Lately, I've been obsessed with time. I think my obsession is mostly due to the realization that my "babies" are starting kindergarten. I'm not sure where the time went. In addition, I have the nagging feeling that I've missed a great deal along the way. I seem to be constantly outpaced by life, work and herding (of my children). At the end of most days, Mark and I collapse on the sofa with the sense of barely surviving another one. I often wonder, as one day speeds into the next, if I am making the most of my time. I suspect that I'm doing a poor job of appreciating the gifts in my life.
I'd like to think that I had some appreciation of the gift called Eileen Scott who inhabited my life for a brief time. I certainly appreciated her wit. I appreciated it so much that I made making her laugh one of my personal goals (okay, perhaps laugh is an over statement; smirk or chuckle was about as good as I got).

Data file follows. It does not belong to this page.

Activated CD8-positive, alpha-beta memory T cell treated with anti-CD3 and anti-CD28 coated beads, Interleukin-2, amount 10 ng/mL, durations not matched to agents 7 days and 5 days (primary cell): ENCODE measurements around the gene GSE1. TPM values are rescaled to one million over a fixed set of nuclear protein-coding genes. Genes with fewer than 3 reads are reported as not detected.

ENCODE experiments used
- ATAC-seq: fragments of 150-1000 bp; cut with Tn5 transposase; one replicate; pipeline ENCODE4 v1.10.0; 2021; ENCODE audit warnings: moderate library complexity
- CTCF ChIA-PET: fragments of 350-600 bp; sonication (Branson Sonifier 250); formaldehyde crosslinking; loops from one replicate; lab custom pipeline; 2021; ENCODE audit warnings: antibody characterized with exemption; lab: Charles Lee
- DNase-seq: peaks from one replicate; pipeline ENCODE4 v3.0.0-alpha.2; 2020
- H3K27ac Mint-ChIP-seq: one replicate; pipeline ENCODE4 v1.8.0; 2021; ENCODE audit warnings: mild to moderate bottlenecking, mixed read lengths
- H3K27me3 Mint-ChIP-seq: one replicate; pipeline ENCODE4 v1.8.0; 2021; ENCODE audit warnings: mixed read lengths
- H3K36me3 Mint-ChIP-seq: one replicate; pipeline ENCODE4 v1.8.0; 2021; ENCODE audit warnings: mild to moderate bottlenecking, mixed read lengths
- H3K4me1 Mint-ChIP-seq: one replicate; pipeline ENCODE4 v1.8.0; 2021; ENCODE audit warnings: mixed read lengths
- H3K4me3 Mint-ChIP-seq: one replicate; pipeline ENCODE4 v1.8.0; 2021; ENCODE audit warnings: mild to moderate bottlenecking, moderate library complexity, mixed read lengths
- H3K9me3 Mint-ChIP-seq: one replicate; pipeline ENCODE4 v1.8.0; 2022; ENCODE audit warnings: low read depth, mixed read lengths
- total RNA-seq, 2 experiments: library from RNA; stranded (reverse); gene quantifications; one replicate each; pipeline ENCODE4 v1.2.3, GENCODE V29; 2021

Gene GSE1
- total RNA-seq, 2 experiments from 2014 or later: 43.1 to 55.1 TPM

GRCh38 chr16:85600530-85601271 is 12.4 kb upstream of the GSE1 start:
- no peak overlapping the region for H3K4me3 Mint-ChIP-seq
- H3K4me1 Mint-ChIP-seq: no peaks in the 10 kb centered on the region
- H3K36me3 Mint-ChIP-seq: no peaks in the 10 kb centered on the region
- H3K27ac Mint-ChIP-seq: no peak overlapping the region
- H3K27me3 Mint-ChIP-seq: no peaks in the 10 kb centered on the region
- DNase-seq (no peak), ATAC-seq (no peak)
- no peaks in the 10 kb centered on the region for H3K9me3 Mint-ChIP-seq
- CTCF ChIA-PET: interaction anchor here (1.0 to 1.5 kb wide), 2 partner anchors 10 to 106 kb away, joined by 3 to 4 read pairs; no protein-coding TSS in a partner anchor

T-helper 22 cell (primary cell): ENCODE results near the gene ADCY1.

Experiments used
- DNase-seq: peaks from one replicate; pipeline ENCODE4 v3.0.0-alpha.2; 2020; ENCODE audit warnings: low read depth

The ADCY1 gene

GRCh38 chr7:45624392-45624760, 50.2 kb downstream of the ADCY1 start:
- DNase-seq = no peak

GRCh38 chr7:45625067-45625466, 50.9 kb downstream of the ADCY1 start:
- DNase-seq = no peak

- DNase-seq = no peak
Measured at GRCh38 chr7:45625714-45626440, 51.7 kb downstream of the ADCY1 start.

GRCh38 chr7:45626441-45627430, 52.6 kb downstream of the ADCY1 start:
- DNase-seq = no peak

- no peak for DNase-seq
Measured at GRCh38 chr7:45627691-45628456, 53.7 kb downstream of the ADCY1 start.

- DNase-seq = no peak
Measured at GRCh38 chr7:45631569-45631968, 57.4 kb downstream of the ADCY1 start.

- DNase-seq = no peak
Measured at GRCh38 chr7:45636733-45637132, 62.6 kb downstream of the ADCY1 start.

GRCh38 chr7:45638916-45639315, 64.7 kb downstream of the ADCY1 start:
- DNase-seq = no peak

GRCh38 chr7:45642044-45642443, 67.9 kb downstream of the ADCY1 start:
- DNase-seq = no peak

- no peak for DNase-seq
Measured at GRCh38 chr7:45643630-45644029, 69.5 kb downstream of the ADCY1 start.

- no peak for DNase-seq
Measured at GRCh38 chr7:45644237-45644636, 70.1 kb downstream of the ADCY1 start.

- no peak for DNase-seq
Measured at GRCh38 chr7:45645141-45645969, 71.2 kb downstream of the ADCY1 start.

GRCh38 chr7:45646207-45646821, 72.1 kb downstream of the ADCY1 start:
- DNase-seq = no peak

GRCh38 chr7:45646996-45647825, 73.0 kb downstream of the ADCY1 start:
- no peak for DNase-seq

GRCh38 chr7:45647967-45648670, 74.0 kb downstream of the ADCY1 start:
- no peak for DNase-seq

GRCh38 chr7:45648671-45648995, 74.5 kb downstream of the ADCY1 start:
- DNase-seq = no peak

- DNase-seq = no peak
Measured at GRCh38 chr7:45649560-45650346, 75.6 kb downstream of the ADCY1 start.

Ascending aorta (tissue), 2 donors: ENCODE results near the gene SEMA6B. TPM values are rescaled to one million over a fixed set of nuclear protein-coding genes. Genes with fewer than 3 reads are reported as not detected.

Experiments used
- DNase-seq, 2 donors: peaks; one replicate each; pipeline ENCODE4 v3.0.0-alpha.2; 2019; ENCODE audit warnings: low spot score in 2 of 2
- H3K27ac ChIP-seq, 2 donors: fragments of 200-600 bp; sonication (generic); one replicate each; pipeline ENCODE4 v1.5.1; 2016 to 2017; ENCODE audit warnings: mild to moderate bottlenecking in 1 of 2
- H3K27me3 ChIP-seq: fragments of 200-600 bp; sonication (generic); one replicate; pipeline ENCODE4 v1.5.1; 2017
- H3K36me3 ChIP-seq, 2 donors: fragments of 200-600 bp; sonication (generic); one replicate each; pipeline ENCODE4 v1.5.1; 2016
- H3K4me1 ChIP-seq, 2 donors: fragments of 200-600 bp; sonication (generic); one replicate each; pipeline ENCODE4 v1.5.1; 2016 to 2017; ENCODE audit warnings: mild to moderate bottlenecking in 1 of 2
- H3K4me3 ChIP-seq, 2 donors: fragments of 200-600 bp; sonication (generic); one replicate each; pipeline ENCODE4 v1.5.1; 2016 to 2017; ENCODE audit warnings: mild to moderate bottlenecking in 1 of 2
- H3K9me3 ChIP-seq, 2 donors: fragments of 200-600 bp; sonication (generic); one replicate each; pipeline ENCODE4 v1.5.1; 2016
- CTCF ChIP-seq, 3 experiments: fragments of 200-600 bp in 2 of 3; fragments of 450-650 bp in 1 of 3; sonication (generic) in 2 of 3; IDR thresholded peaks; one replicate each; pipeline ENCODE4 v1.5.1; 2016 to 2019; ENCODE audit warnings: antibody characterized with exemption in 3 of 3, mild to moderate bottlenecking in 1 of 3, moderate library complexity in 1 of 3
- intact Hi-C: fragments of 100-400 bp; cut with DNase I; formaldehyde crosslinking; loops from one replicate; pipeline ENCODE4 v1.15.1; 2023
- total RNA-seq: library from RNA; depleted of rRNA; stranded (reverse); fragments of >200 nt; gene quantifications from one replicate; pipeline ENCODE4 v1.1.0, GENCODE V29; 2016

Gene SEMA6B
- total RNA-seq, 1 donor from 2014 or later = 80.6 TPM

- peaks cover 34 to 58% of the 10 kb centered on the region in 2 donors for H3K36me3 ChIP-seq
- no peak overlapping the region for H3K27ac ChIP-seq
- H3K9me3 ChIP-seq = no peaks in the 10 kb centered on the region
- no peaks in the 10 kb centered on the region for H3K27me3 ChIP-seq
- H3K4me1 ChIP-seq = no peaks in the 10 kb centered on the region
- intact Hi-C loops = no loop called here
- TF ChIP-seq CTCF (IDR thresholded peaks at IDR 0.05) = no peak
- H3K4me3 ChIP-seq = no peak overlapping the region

The more I got to know her, the more I appreciated that beneath the stoic exterior lay a vast capacity for passion and love and loyalty. There was never any question in my mind about Eileen's attachment to St. Margaret's. Even as her strength began to dissipate, she was thinking up and planning ways to help to her church community. From the church's sound system to the rummage sale, to the budget, to her friends, Eileen's thoughts were often of and with us.
It seems that in a very short span of time Eileen went from "not feeling so good" to "not going to survive." Before I knew it, there was no time left; she was dying. I wondered how much time I spent worrying and working with Eileen that I could have spent laughing with her. I wondered how many opportunities I'd missed to express my appreciation for her and her gifts. When I left Eileen for the last time, I said, "Eileen, if I don't see you later, I'll make plans to see you later; wherever later might be. Save me a seat." She smiled.